Ericsson Technology Review


Ericsson Technology Review
Ulf Ewaldsson
  • Ulf Ewaldsson,
  • Senior Vice President
  • Group CTO, and Head of Group Function Technology

Providing connectivity for the IoT – and in particular for the massive MTC sector – needs to be accomplished in a sustainable and affordable manner. Connectivity needs to be able to adapt to meet the requirements of different applications like crop and building monitoring, surveillance, and fleet/cargo tracking, which various industries are currently developing. Typically, these massive MTC use cases include substantial numbers of devices, which transmit small amounts of data, and are spread out over a wide geographical area. The devices used are simple and often placed in signal-challenged locations like basements and remote rural areas. The problem: deploying radio-access designed for mobile broadband to deliver connectivity for MTC scenarios doesn't make economic sense.

The connectivity needs for MTC applications often include strict performance targets, especially when it comes to latency, yet support for voice is often unnecessary, while battery lifetime is a significant issue. So, what the massive MTC sector needs is a sustainable radio-access solution designed specifically to meet its needs in terms of performance while reducing battery wear. This technology is narrowband-IoT (NB-IoT), and the latest Ericsson Technology Review articles reveals how this solution is being designed and how it can be deployed in GSM spectrum, within an LTE carrier, or in an LTE or WCDMA guard band.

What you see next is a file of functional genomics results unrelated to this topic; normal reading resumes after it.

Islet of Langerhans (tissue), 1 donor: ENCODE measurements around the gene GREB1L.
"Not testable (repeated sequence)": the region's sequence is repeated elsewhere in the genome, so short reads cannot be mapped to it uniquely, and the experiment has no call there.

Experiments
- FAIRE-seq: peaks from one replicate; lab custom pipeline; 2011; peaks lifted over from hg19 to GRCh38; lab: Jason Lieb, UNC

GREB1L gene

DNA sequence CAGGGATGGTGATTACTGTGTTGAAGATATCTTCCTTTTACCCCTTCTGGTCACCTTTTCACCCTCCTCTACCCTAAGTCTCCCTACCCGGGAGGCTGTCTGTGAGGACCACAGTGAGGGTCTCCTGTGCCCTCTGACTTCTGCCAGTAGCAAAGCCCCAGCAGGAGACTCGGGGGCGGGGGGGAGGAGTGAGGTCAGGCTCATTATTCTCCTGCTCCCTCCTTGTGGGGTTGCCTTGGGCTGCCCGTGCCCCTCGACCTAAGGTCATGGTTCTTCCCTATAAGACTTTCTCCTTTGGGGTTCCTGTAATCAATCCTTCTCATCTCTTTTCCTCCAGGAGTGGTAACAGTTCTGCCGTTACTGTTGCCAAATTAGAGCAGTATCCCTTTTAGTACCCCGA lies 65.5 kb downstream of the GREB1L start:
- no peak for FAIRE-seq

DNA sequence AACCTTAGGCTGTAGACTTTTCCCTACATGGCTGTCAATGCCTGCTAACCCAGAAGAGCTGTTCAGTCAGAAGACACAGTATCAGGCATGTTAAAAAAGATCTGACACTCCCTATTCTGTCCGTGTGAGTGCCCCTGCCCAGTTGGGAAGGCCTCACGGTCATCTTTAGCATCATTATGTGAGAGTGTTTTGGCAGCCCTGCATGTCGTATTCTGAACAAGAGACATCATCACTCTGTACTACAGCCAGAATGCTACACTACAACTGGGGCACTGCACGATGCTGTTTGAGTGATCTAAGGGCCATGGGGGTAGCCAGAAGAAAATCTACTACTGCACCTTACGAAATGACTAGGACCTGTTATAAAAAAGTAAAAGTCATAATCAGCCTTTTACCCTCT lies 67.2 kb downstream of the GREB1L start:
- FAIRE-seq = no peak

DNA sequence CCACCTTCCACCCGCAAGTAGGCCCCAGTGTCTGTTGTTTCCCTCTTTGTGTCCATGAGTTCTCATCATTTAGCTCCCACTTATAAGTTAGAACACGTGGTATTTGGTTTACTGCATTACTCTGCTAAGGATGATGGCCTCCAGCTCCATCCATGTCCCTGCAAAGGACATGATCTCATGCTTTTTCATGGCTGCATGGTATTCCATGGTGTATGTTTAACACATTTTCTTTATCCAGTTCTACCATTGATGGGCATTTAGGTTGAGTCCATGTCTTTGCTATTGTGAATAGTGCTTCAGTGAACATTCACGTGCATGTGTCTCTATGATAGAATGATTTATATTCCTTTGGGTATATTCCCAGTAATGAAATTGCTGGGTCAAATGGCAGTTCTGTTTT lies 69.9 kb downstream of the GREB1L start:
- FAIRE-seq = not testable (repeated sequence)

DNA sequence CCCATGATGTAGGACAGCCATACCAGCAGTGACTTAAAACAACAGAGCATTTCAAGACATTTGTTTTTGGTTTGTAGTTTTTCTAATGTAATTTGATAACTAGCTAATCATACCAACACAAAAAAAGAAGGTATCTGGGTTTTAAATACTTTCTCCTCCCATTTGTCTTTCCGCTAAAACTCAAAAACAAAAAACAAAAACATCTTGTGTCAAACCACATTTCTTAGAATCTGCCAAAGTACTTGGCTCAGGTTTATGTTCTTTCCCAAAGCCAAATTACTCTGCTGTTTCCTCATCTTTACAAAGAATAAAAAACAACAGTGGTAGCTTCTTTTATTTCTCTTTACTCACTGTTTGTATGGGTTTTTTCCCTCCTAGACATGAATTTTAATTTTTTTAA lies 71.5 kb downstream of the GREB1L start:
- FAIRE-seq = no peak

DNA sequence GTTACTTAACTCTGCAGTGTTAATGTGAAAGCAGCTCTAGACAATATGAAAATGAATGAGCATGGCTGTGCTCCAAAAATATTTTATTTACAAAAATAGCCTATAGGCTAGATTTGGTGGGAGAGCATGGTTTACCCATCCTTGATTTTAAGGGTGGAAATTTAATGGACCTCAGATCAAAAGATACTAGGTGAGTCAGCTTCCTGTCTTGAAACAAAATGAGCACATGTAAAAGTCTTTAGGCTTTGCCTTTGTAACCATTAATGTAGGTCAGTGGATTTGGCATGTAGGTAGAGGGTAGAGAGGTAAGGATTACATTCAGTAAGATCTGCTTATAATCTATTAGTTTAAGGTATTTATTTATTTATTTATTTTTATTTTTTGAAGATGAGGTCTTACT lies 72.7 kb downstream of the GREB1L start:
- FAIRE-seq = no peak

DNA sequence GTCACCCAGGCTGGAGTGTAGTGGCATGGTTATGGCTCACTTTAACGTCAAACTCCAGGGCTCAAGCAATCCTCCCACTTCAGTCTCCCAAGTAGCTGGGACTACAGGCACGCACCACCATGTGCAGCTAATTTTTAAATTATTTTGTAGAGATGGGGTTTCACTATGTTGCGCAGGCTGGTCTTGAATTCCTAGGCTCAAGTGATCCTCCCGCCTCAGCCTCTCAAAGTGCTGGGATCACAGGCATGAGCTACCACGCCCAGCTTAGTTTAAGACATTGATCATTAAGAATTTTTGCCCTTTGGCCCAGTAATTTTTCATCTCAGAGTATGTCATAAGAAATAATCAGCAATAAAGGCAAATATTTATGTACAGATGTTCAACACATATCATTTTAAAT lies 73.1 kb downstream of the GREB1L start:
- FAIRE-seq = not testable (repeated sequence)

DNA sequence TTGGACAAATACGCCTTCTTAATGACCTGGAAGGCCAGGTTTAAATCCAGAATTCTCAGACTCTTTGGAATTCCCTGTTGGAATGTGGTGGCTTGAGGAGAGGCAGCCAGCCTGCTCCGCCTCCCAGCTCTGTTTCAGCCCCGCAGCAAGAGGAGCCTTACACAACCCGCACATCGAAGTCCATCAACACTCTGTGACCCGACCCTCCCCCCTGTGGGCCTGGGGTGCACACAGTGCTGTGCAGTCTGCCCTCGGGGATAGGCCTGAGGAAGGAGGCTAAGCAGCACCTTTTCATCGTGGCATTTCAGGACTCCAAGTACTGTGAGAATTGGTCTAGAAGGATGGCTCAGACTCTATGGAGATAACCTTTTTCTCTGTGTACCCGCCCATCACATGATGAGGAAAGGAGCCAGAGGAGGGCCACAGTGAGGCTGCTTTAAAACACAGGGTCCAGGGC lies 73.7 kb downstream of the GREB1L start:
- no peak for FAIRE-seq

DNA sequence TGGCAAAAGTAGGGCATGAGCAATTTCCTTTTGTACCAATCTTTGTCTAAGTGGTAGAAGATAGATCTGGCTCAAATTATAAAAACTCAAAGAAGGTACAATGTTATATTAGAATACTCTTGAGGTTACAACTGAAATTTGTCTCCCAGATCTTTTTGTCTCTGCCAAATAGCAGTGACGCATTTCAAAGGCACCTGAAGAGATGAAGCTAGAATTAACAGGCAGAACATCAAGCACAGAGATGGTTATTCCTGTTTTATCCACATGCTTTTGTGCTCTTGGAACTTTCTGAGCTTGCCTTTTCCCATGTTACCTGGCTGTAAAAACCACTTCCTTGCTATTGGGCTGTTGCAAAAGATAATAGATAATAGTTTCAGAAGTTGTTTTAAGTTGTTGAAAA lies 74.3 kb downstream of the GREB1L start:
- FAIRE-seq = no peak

Why flexibility counts...

Every morning, I get out of bed and go to work because I believe technology makes a difference. I believe that in the midst of global growth, numerous humanitarian crises, the increasing need for better resource management, and an evolving threat landscape, a new world is emerging. And I believe technology is playing a key role in making that world a better, safer, and healthier place for more people to enjoy. It feels good to be part of that.

Fundamentally, I believe the breakdown of traditional industry boundaries and increased cross-industry collaboration have enabled us to maximize the benefits of technology. Today, Ericsson works with partners in many different industries that all rely on connectivity embedded into their solutions, services, and products. Our early collaborations, which were with utilities and the automotive industry, have led to innovations like the Connected Vehicle Cloud and Smart Metering as a Service.